Saturday, November 26, 2005

Flarf and the Flail of Jehova, part I

Lenin was a very moderate person ... Apart from the social aspect he was of interest, technically, to serious writers. He never wrote a senctence that has any interest in itself, but he evolved almost a new medium, a sort of expression halfway between writing and action.

Ezra Pound

The experiences are not "recollected," and they finally unite in an atmosphere which is "tranquil" only in that it is a passive attending upon the event.

T. S. Eliot

Poetry and politics are profoundly related. Politics is to poetry what science is philosophy; a place to begin. But a poem is not to be judged on its politics; on the contrary, it is to be judged on its ability to extricate itself from the policies that impinge upon it. (Similarly, you don't judge philosophers on their scientific knowledge but on their ability to compose themselves in specific ignorance thereof.) This is the idea that I want to explore in this post.

Take the simple case of wanting to write a poem on the occasion of meeting an intriguing woman. The troubadour, for example, was for a time faced with the problem of "finding a new way of saying in six closely rhymed strophes that a certain girl, matron or widow was a like a certain set of things, and the troubadour's virtues were like another set, and that all this was very sorrowful or otherwise, and that there was but one obvious remedy." (Pound, LE, p. 102) Well, the girl was obviously also caught up in a number of other "courtly" intrigues, i.e., she and the poet were what we today might call "politically situated subjects". ("The 'trobar clus', grew out of living conditions, and ... played a very real part in love intrigue and in the intrigue preceding warfare." LE, p. 94) But to be situated politically and there to write a poem is not to engage in a political act. Not if the poet is good.

The poet is not trying to remind the woman of her political responsibilities. In most cases, he is trying to make her forget them, set them on one side, promptly to imbibe the "obvious remedy". That is, it is the task of the poem to negate or neutralize the politically charged content of the situation, releasing its aesthetic moment, its pleasures. The poet must "understand women", their political situation, and play on this understanding to manipulate the situation, bringing the emotion to presence, writing it down on the page.

In so doing, as Eliot tells it, the poet brings an enormous amount of impersonal experience to bear on personal matters. And the effect is to release us from the subjectivity that our political apparatuses (our "royal courts") produce. A good poem overcomes the difference between "man" and "woman", transcends, say, the politics of gender.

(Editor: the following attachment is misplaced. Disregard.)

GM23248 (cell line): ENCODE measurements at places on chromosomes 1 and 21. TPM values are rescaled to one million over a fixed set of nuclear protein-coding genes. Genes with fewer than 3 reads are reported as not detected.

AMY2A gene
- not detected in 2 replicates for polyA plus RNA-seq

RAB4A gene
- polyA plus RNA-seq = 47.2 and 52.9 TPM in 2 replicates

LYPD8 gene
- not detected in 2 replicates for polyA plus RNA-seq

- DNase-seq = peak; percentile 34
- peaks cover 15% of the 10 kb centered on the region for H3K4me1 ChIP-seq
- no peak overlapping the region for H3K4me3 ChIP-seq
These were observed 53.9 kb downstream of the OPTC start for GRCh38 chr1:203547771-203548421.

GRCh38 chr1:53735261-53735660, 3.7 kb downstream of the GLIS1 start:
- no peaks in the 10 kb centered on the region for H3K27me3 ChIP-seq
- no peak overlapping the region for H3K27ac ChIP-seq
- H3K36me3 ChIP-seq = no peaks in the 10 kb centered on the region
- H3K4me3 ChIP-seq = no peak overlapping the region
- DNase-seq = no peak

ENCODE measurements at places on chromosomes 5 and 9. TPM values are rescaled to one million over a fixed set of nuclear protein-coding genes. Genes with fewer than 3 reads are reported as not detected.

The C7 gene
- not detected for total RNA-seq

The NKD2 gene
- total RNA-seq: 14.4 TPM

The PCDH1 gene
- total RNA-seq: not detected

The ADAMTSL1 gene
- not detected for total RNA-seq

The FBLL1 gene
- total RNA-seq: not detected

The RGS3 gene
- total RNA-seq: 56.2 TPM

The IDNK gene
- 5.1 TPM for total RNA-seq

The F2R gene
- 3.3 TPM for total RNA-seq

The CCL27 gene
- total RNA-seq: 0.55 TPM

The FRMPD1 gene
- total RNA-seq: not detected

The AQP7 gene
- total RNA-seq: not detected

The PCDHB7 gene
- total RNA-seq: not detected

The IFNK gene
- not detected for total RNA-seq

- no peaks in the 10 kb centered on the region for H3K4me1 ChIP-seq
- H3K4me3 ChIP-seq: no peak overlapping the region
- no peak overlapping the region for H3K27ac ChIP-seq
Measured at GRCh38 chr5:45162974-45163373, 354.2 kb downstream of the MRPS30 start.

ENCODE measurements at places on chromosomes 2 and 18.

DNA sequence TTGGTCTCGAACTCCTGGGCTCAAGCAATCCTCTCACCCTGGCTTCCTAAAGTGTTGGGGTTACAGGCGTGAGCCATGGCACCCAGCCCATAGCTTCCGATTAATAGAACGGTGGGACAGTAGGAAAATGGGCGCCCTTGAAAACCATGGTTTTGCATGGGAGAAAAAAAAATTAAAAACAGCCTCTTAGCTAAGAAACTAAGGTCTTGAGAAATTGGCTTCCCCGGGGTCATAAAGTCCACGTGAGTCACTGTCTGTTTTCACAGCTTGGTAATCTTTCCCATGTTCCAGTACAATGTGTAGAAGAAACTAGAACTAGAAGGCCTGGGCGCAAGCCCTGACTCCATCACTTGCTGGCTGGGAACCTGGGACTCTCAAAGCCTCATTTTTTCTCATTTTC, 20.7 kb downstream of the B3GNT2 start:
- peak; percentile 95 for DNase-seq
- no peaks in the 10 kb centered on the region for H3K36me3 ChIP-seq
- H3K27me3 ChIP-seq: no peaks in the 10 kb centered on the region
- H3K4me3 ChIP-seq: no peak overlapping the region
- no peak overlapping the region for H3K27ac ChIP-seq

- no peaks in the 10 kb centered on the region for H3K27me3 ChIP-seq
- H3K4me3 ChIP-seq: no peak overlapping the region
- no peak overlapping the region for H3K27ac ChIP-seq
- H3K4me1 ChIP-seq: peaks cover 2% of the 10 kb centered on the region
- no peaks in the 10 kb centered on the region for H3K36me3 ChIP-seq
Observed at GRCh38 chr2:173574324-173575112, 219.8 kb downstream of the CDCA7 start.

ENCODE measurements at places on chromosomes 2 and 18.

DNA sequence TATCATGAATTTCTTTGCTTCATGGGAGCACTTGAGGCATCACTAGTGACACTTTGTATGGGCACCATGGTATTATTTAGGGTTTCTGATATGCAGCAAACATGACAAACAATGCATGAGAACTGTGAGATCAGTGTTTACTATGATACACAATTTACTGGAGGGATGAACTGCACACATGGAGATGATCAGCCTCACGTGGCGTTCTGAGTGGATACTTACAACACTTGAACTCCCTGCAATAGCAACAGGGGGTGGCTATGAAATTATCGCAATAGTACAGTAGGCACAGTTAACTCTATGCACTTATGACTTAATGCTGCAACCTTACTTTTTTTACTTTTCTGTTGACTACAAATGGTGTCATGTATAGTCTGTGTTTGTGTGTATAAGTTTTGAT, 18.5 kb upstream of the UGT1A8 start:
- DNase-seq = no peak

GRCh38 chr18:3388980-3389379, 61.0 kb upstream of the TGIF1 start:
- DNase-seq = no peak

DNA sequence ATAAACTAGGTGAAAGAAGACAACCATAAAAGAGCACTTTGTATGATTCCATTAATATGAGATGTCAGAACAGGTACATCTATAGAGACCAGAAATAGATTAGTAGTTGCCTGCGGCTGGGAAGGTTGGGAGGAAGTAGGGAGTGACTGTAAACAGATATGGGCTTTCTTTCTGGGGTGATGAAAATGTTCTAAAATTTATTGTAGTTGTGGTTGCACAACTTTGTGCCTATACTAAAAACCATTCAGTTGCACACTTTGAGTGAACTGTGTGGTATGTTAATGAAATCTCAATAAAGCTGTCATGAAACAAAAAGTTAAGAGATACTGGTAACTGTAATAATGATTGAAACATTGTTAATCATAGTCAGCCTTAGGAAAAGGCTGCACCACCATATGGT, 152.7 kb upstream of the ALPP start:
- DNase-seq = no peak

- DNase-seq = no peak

Consider Pound's idea that Lenin invented a new medium for writing: "a sort of expression halfway between writing and action." We can gloss this in all sorts of ways. Most importantly, there was obviously a sense in which only Lenin (who acted by pronouncing) could produce such writing. The point, however, is that this power, according Pound, showed in his writing. Lenin proceeded from the emotion, through the writing, to the action.

The poet works in the same medium but in the opposite direction. Starting within a field of ongoing political activity, (Heidegger's translators render Betrieb sometimes as "ongoing activity", sometimes as "hustle", thus) the hustle and bustle of the city (polis), the poet must pass through the writing to the emotion. This is what is noted down, committed to the page.

Bureaucracy (what Pound called "the flail of Jehova") is automated politics; it is the material reality of policy, not its social ideal. It is the system of machination (modernized court intrigue) that willy-nilly "goes on" in culture. It is the working (wirklich, real) aspect of the political context. Pound advised us to accept it, but to keep it within its bounds. To contain it.

Today, the Internet (the manifold of policy documents, technical manuals, war blogs, chat rooms, pornography, ...) renders perspicuous the political context of modern love. Google allows us to collect (not recollect) its experience, not to attend upon it passively, but to play technical jargon off hard core porn like second rate diplomats, opening a space for sensible, sensitive, sensual people once again to find "the one obvious remedy". This is flarf's potential to bring comfort. I wonder what Gary thinks.

(Coming soon: part II on Dewey, Burke and pragmatism.)

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